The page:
• Success, happiness and achievement aren’t always measured by their outside appearances. Maybe what makes you happy isn’t overt, or showy, or shiny, or glamorous, or especially cool. Or maybe you don’t make as much money as that lot over there with their swanky apartments and holidays, business trips or social-media-friendly parties. Or you don’t feel you look as good, or have as much going on. So what? Be yourself, whatever that might be (or at least, try and figure out what that could be). If you love something, or something else other than the “norm” makes you feel happier, do it anyway, and let the show-offs (with their big fuck-off carrot leaves, GOD!!) do their “overt” thing. The older I get, the more I think happiness lies in redefining your own meaning of success.
  • Often, people make a big deal out of something because they’re feeling a bit crap about it inside. They make a big noise or shout about how great they are, and you feel like you have nothing to say back. Maybe they really are great, but if they need to say it, they’re probably trying to convince *themselves* too. Or, maybe they really *are* just an arrogant twat. In which case, easier to ignore!
  • Something that looks like a failure might actually come good in the end. Even rubbish things in life can sometimes turn out OK, say a bad break-up or a crappy job or a terrible argument. After my last break-up, I felt completely broken, and it took me a long time to realise that I hadn’t entirely wasted that time or those feelings. At the time, it looked futile, but after a while I learned things and moved on, and that experience became part of the whole of who I am, bad bits and all.

Quite a lot of cheese from a cartoon about carrots, hey? Haha.

Winning and losing: What can London 2012 tell us about ‘happiness’?

With the Paralympics promising to cheer us all up in the post-Olympic gloom, I consider what the successes and ‘failures’ of the Games – and the events as a whole – can tell us about being happier in our own lives

The Paralympics are just around the corner

The Paralympics are just around the corner

The London Olympics – is it just me, or do they already feel dismally distant? In the two weeks since the light quite literally went out on London 2012, the golden glow emanating from all us usually-grey, complaining Brits has faded almost as quickly as a tan on lightly-bronzed skin. But it’s OK, because in mere days, the Paralympics will arrive, and the joy will spread once more.

But this certainly poses the question: are humans are doomed to peaks of glory, in the pursuit of a goal – followed by a dismal trough of gloom once it’s all over, or we don’t get what we were after? Well, actually, no.

Admittedly, for two glorious weeks, Britons were pleasantly surprised. We were not, contrary to popular opinion, quite as rubbish as we thought. Traffic and public transport weren’t the carnage we’d been expecting, the weather (mainly) held out, Britain did damn well across the medals board, and the Opening Ceremony was a bonkers, ridiculous, fantastically-hilarious, toe-tapping conglomeration of the best of British. Twitter loved it. We all loved it.

Briefly, we experienced what it must be like to actually shake off the yoke of our usual, grumbling, bleakly-practical and self-deprecating state, and experience genuine, heartstring-pulling joy.

Yes, I found myself revelling in rhythmic gymnastics, welling up at running and drying my tears after dressage. I found myself laughing happily at the Mo Farah meme, and even reluctantly approving of the sell-out cosmetic ads from Pendleton and Ennis et al. despite their over-use of Photoshop on some of the officially most-honed bodies on the planet. And this, from someone who usually doesn’t give sport the time of day.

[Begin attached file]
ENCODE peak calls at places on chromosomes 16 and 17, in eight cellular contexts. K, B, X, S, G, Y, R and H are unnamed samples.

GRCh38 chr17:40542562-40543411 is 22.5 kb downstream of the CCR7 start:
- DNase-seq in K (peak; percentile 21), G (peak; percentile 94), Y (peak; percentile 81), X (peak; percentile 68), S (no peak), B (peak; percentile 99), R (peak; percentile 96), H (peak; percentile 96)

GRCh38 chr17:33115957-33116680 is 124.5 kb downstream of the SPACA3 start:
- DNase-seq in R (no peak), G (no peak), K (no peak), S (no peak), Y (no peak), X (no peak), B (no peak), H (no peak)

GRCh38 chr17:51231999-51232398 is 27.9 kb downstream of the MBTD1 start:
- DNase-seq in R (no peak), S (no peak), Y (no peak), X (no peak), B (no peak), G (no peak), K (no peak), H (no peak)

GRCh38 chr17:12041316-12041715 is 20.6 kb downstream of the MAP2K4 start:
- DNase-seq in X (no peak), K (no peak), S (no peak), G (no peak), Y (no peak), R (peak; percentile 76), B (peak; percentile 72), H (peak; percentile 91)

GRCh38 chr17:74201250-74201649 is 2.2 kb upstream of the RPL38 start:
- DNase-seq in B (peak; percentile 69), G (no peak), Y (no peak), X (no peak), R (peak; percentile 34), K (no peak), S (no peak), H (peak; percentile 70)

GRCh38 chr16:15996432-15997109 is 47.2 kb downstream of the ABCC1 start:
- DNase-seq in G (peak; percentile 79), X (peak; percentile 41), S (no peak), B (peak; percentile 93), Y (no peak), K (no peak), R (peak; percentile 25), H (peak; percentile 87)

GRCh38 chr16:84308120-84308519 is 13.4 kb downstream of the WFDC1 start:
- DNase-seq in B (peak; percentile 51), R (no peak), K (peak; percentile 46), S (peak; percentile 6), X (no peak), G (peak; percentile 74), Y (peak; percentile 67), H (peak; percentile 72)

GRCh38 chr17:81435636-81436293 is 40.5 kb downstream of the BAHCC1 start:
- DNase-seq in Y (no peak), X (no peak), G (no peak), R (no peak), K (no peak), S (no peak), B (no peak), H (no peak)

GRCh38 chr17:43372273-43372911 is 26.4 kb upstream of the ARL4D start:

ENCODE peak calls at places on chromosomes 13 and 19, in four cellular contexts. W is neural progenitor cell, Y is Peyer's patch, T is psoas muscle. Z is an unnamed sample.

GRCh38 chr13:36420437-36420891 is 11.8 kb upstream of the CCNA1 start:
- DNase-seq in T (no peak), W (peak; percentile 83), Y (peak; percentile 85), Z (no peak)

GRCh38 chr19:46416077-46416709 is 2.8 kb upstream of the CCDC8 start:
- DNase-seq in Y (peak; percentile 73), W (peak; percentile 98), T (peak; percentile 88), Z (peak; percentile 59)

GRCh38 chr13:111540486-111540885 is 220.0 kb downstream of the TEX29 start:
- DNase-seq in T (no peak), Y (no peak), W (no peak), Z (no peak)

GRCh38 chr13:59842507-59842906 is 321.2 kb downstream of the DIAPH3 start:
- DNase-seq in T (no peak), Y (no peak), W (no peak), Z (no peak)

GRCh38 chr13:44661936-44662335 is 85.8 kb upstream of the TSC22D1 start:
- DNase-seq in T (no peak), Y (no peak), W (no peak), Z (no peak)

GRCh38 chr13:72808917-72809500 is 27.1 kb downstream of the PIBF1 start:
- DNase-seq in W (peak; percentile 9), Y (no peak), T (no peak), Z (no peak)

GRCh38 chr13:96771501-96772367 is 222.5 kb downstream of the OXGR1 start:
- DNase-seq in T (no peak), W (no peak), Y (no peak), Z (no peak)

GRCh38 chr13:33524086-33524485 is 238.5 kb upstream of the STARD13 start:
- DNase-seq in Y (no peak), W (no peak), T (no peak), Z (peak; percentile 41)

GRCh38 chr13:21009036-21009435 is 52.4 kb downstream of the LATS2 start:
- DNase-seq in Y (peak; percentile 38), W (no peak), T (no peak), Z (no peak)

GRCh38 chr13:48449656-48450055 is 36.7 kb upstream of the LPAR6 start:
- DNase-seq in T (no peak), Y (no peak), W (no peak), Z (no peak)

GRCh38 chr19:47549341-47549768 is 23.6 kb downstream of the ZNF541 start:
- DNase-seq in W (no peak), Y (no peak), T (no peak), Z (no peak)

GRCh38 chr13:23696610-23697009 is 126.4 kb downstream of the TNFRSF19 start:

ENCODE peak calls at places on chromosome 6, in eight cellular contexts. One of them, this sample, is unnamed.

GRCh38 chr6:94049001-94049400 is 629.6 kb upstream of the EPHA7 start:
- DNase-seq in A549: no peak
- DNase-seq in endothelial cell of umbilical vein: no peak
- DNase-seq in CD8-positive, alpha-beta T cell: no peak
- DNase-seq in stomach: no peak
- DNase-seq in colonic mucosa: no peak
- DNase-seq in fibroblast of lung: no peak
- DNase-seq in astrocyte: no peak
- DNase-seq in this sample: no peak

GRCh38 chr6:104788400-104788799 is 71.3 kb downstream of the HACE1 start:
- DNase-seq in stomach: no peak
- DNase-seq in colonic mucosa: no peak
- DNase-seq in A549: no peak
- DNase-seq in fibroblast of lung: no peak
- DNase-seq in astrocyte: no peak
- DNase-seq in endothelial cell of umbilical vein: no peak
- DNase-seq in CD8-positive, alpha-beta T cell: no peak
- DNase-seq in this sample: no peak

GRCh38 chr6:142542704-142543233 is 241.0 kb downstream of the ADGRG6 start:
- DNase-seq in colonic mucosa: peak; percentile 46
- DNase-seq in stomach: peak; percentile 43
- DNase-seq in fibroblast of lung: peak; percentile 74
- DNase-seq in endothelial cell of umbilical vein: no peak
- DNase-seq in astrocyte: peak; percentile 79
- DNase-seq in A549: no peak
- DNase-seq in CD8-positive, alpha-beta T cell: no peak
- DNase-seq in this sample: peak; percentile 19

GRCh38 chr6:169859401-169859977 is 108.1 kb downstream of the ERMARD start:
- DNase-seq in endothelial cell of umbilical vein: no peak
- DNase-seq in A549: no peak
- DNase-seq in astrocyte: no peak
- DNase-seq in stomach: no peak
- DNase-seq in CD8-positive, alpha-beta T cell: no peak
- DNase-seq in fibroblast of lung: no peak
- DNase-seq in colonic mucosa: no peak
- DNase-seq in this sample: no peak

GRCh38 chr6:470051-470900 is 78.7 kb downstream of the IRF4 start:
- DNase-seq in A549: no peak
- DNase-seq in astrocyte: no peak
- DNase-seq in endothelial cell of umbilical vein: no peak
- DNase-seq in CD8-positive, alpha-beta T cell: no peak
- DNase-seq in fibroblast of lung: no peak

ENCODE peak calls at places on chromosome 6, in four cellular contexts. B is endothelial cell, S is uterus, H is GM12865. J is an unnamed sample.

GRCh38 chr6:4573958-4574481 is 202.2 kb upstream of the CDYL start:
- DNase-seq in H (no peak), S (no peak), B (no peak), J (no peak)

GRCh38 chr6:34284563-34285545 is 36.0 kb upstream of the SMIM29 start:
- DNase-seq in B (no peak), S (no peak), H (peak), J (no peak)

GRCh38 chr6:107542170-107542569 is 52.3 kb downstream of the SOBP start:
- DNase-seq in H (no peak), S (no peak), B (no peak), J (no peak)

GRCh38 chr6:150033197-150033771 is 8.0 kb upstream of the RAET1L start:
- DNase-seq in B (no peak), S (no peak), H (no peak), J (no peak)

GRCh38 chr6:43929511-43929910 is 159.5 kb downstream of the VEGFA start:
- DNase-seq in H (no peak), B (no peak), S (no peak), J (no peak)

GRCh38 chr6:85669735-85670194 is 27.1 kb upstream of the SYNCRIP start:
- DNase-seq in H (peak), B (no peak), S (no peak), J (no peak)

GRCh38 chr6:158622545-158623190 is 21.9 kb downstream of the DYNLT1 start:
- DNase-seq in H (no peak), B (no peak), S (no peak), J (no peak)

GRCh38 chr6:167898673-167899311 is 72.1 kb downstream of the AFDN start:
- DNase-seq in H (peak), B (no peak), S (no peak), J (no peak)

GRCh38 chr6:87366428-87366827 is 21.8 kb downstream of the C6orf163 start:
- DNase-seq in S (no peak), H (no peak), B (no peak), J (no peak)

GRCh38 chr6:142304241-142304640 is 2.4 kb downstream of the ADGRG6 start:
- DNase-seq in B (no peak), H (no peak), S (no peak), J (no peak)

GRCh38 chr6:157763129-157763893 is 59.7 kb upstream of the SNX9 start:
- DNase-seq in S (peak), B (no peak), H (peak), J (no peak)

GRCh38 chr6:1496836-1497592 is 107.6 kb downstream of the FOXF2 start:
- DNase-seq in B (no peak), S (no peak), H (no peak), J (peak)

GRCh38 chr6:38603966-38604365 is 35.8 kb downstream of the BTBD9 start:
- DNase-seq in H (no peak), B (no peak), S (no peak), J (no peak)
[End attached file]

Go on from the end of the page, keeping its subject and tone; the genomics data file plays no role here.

But since then, we’ve had more rain, more news on the deficit, separate cases of old men pontificating on young women’s bodies, massacre in the Middle East, titles being stripped, and the end of a legend. Despite every publication under the sun’s attempts at shoring up ‘Olympics withdrawal’, there’s no mistaking that the shine has gone. And, after the initial revival, when the Paralympics are also done and dusted, will that be the final story?

For those of us interested in a slightly happier state of affairs, is this the only thing we can learn from the Games? With the Paralympic Games just around the corner, and cheeky adverts from Channel 4 promising an even better show than the BBC extravaganza, are we destined for the same high and then perishing low of the previous set, only this time worse, because there are no more to come?

Are we destined to bounce between ‘fun event’ to ‘fun event’, but be miserable the rest of the time? Will we shuffle under our collective duvets, and, as winter encroaches, simply refuse to cheer up?
Continue reading

Ruby Wax on mindfulness: How our brains drive us mad

Ruby Wax on mindfulness, Conway Hall, London

Ruby Wax on mindfulness, Conway Hall, London (sorry for the rubbish quality, it was pretty dark where I was sitting for some reason, and my phone couldn’t cope)

So-called ‘poster girl for mental health’, and full-on comedian Ruby Wax explains where science meets mindfulness and helps me figure out just how it could help my own mental well-being

Before anyone even comes on to the stage at the strangely church-yet-village-hall-style venue that is Conway Hall, in Red Lion Square, Holborn, a kind-yet-tired-looking man to my left starts telling me about his mental health.

Somehow, before I’ve even had a chance to really say anything, he’s told me that he had to give up work soon after his depression diagnosis and that for him, like 25% of those prescribed pills, medication didn’t work, so he’s been trying other ways to wrestle with his own mental demons.

He’s come to the talk with a group of people for whom trying to keep the black dog at bay has also seemingly become a daily struggle. And they, and me, make up just one line of the buzzing crowd of people – men and women, from teenagers to pensioners ‒ thronging into the hall with impatience to hear famous comedian and sufferer of depression Ruby Wax speak about that recent buzz word in mental health: mindfulness.

That’s what I tell the man to my left: “She’s talking about mindfulness,” I say, “It’s basically a way of focussing on the present – a bit like meditation but without the Buddhism,” I venture, sounding more confident in my definition than I feel.
Continue reading